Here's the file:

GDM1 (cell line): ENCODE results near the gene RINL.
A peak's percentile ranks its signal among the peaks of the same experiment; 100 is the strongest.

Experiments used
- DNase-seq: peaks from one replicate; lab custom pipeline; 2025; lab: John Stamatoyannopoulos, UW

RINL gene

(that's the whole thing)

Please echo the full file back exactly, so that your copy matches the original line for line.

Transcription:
GDM1 (cell line): ENCODE results near the gene RINL.
A peak's percentile ranks its signal among the peaks of the same experiment; 100 is the strongest.

Experiments used
- DNase-seq: peaks from one replicate; lab custom pipeline; 2025; lab: John Stamatoyannopoulos, UW

RINL gene